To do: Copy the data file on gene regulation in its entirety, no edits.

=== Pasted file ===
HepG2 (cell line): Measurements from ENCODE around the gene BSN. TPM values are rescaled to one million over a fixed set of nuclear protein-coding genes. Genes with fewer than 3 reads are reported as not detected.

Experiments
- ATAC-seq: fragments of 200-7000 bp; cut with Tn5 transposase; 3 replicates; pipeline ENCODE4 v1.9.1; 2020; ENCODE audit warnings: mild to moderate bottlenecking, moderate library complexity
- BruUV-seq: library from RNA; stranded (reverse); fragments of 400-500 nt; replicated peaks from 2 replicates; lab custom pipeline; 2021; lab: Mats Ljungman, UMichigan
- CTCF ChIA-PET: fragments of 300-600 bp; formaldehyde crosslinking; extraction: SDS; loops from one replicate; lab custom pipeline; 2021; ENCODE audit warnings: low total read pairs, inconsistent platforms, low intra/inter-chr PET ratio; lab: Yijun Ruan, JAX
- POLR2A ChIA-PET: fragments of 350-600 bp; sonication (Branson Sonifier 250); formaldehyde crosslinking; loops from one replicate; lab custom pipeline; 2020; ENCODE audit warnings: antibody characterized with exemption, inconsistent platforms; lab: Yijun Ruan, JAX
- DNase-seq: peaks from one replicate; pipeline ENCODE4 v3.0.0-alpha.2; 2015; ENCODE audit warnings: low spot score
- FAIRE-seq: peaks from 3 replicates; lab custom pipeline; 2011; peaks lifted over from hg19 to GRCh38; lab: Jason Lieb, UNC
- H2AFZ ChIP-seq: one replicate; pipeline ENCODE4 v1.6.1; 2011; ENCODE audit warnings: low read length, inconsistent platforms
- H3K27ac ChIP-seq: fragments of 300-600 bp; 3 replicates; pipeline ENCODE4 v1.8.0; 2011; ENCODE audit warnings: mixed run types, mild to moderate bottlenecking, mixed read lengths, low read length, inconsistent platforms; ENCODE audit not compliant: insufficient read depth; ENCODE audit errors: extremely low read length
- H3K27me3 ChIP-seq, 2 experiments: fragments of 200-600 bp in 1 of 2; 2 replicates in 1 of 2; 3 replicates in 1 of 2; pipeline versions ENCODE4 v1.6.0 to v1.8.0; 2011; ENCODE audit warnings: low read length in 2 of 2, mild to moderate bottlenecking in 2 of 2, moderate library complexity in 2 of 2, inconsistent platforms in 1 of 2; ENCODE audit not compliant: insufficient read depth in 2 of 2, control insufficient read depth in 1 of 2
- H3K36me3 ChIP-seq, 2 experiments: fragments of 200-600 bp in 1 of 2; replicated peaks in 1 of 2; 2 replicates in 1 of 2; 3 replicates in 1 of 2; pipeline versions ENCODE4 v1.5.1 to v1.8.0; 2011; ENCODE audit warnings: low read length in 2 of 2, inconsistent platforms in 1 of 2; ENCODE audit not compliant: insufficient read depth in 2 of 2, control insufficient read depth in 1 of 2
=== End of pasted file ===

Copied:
HepG2 (cell line): Measurements from ENCODE around the gene BSN. TPM values are rescaled to one million over a fixed set of nuclear protein-coding genes. Genes with fewer than 3 reads are reported as not detected.

Experiments
- ATAC-seq: fragments of 200-7000 bp; cut with Tn5 transposase; 3 replicates; pipeline ENCODE4 v1.9.1; 2020; ENCODE audit warnings: mild to moderate bottlenecking, moderate library complexity
- BruUV-seq: library from RNA; stranded (reverse); fragments of 400-500 nt; replicated peaks from 2 replicates; lab custom pipeline; 2021; lab: Mats Ljungman, UMichigan
- CTCF ChIA-PET: fragments of 300-600 bp; formaldehyde crosslinking; extraction: SDS; loops from one replicate; lab custom pipeline; 2021; ENCODE audit warnings: low total read pairs, inconsistent platforms, low intra/inter-chr PET ratio; lab: Yijun Ruan, JAX
- POLR2A ChIA-PET: fragments of 350-600 bp; sonication (Branson Sonifier 250); formaldehyde crosslinking; loops from one replicate; lab custom pipeline; 2020; ENCODE audit warnings: antibody characterized with exemption, inconsistent platforms; lab: Yijun Ruan, JAX
- DNase-seq: peaks from one replicate; pipeline ENCODE4 v3.0.0-alpha.2; 2015; ENCODE audit warnings: low spot score
- FAIRE-seq: peaks from 3 replicates; lab custom pipeline; 2011; peaks lifted over from hg19 to GRCh38; lab: Jason Lieb, UNC
- H2AFZ ChIP-seq: one replicate; pipeline ENCODE4 v1.6.1; 2011; ENCODE audit warnings: low read length, inconsistent platforms
- H3K27ac ChIP-seq: fragments of 300-600 bp; 3 replicates; pipeline ENCODE4 v1.8.0; 2011; ENCODE audit warnings: mixed run types, mild to moderate bottlenecking, mixed read lengths, low read length, inconsistent platforms; ENCODE audit not compliant: insufficient read depth; ENCODE audit errors: extremely low read length
- H3K27me3 ChIP-seq, 2 experiments: fragments of 200-600 bp in 1 of 2; 2 replicates in 1 of 2; 3 replicates in 1 of 2; pipeline versions ENCODE4 v1.6.0 to v1.8.0; 2011; ENCODE audit warnings: low read length in 2 of 2, mild to moderate bottlenecking in 2 of 2, moderate library complexity in 2 of 2, inconsistent platforms in 1 of 2; ENCODE audit not compliant: insufficient read depth in 2 of 2, control insufficient read depth in 1 of 2
- H3K36me3 ChIP-seq, 2 experiments: fragments of 200-600 bp in 1 of 2; replicated peaks in 1 of 2; 2 replicates in 1 of 2; 3 replicates in 1 of 2; pipeline versions ENCODE4 v1.5.1 to v1.8.0; 2011; ENCODE audit warnings: low read length in 2 of 2, inconsistent platforms in 1 of 2; ENCODE audit not compliant: insufficient read depth in 2 of 2, control insufficient read depth in 1 of 2